Jesus spoke to the Jews who had believed in Him. The verse before spoke of many coming to believe in Him. Now we learn of those who no longer believed. They used to, but not any more. There’s no once believed always believing security here. You dare not take the gift of faith lightly. What went wrong? Did God fail? Did the Word fail to do its faith creating, sustaining, enlivening work? No. They refused. They turned from the Word (and you are free to do that). Faith is born of the Word, is fed by the Word, is sustained by the Word. And without the Word, faith dies.

“If you abide in my Word you are truly my disciples.” Being a disciple is not like being a member of a political party or a member of the local gardening club. We can claim any sort of affiliation we want. We can call ourselves “Christian” or even “Lutheran.” But to be a disciple is to abide in the Word of Jesus, that is, to be connected to Jesus by hearing His Word and having His Word have its way with you. The same word “abide” is used in Jesus’ saying of the vine and the branches. A branch abides in the vine and draws life from it. Cut off from the vine, the branch is fruitless and dead. Cut off from the Word, faith is fruitless and dead too.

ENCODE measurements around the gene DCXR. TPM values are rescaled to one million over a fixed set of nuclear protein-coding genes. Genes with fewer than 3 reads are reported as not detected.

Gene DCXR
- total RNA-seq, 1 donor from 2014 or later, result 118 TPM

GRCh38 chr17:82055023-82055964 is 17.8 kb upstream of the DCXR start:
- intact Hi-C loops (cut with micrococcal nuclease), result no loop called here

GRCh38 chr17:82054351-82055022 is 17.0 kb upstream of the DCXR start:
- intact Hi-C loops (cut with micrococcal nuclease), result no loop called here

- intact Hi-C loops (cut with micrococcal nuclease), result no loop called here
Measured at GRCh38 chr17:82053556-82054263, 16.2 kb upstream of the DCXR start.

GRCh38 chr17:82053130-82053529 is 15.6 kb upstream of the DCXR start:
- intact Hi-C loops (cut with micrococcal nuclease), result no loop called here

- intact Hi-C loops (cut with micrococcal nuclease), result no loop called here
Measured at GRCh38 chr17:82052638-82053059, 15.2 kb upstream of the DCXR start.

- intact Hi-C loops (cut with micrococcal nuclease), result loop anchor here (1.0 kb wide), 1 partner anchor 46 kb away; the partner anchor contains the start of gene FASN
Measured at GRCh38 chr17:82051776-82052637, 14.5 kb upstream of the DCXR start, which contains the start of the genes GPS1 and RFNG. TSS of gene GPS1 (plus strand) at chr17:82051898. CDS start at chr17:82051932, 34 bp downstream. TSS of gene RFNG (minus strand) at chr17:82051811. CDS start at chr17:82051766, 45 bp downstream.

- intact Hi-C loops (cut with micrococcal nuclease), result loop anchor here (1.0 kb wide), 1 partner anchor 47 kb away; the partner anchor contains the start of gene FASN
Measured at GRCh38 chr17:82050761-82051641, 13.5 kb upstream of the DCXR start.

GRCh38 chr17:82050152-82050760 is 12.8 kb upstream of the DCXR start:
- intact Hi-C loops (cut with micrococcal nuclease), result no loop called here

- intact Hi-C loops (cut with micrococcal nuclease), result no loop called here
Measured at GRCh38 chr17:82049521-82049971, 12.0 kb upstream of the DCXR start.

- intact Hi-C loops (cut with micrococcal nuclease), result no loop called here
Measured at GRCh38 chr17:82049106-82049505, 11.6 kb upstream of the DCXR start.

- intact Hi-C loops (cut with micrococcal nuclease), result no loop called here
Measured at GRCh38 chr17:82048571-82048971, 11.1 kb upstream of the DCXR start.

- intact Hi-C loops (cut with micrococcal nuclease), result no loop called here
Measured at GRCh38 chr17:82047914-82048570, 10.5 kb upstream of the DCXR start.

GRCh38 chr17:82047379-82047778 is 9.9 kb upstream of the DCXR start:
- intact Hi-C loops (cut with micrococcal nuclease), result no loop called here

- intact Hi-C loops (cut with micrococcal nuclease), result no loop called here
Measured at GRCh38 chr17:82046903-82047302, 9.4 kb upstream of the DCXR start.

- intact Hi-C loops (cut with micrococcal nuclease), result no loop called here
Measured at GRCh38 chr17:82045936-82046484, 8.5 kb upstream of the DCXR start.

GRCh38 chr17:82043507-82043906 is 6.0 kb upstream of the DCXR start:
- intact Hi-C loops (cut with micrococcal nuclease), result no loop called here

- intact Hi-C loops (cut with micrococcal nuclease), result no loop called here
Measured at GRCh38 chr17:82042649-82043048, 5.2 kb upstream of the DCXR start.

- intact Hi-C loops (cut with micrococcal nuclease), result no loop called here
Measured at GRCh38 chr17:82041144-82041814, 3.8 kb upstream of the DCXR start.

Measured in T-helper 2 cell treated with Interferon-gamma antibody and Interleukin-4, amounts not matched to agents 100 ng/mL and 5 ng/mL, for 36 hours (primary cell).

There is a promise for those who abide in the Word of Jesus. “You will know the truth, and the truth will set you free.” Jesus Himself is the truth. His Word is truth. To abide in the truth is to abide in Jesus, which is the only place in which a sinner may abide and live before God. The truth is that we are sinners. Not simply ones who commit sin, that is, do bad things, think bad thoughts, say bad words. It goes much deeper than that. We are slaves to Sin with a capital S. “Whoever sins is a slave to Sin.”

Do you sin? Well, in case you’re not sure, the commandments say you do. Do you fear, love, and trust in God above all things? Do you use the name of God rightly in worship and prayer? Do you gladly hear and learn God’s Word? Do you honor father, mother, and other temporal authorities? Do you help you neighbor in every need? Do you keep marriage pure and encourage others to do the same? Do you help your neighbor protect his property? Do you defend the reputation of others by putting the best construction on everything? Do you desire what doesn’t belong to you? Are you content with what you have?